Most ceilings are cosmetic. Just sheets of plasterboard nailed to the underside of rafters. So give yourself the benefit of increased light and height all in one go.

Control the Light

The ability to control light – both natural and artificial – is important. If you’re sensitive to sunlight when sleeping, you want to have the ability to eliminate it completely. The best way to do so is with a blackout roller shade or a Roman shade with a blackout lining. However, sunlight will still usually leak into the room at the edges of the shade. To block it, add curtains with a blackout lining. Read more, ‘Lighting A Room, Simplified.’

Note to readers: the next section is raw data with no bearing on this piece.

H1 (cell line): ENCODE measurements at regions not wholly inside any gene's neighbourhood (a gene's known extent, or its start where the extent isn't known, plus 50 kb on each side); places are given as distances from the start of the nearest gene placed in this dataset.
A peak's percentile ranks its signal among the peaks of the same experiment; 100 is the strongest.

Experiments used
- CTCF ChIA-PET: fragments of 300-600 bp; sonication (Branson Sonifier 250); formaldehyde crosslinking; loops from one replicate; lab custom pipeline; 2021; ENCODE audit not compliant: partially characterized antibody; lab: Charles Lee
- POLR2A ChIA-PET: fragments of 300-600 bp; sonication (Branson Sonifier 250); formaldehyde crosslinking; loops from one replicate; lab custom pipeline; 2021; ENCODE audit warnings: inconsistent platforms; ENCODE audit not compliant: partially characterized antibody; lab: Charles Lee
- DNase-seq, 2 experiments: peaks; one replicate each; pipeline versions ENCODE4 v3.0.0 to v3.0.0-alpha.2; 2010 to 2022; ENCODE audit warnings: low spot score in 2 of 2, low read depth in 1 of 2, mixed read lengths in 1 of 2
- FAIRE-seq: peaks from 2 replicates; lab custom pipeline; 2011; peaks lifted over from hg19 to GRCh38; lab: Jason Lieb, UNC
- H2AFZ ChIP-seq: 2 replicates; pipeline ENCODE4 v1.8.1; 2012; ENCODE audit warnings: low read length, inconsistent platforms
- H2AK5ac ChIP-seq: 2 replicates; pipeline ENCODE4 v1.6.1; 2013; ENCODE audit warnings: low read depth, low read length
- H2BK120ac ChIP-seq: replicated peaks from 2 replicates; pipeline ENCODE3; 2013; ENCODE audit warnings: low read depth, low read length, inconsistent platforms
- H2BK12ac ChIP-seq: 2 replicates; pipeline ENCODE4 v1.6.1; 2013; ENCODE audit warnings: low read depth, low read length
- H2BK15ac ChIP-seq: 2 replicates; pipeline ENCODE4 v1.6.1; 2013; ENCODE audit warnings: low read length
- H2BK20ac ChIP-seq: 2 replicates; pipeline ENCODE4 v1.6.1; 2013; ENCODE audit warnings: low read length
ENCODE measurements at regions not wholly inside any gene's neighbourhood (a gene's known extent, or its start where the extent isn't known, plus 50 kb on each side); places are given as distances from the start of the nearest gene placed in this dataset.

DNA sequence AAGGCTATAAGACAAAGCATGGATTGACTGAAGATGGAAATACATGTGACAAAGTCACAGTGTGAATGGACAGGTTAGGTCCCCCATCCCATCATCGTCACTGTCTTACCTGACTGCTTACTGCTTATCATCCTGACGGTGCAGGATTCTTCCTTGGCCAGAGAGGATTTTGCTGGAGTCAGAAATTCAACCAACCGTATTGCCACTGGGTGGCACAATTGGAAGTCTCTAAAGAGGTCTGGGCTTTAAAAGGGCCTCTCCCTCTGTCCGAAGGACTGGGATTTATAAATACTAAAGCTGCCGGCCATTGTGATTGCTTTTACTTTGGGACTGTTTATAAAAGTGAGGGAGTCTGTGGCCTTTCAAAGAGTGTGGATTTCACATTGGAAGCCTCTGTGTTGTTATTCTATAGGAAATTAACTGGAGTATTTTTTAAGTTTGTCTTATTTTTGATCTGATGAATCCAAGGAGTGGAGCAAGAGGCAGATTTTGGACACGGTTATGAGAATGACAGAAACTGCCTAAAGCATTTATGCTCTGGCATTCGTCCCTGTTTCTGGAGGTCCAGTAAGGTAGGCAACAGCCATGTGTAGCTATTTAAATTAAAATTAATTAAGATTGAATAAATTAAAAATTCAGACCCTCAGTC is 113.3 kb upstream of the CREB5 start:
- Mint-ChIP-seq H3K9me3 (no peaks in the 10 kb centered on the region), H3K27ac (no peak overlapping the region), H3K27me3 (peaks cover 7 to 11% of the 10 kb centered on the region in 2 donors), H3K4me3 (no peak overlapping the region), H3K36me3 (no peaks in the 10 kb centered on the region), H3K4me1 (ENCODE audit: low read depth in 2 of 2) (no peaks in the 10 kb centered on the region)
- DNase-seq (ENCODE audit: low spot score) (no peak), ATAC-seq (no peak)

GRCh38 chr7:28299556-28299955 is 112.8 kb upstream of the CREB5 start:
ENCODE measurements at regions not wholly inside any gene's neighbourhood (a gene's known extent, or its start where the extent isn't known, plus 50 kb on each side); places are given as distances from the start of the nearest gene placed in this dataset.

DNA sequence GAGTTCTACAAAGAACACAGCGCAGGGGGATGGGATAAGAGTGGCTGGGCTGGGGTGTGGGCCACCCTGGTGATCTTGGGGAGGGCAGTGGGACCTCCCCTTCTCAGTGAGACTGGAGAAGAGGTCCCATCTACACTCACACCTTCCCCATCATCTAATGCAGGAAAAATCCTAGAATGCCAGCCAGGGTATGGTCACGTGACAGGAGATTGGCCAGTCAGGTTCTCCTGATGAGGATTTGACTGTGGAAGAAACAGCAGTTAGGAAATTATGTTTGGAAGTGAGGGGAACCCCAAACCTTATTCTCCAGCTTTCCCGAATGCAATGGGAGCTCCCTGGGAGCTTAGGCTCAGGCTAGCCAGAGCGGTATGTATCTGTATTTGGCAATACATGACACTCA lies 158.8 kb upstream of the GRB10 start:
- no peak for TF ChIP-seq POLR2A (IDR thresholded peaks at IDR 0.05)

At night, it’s helpful to have layers of lighting. An overhead light allows you to illuminate the whole room quickly but may not do much to set the right mood.

A pair of lamps on bedside tables usually offers a more appealing glow. Many designers use table lamps as well as wall-mounted lamps, either hardwired or plugged into an outlet, on either side of the bed. The table lamps provide an ambient glow, and the wall-mounted lamps provide directional light for reading. You want a super simple table lamp and a really decorative sconce, or vice versa. You don’t want them competing for attention. Every light should be on a dimmer. Good advice for every room of the home.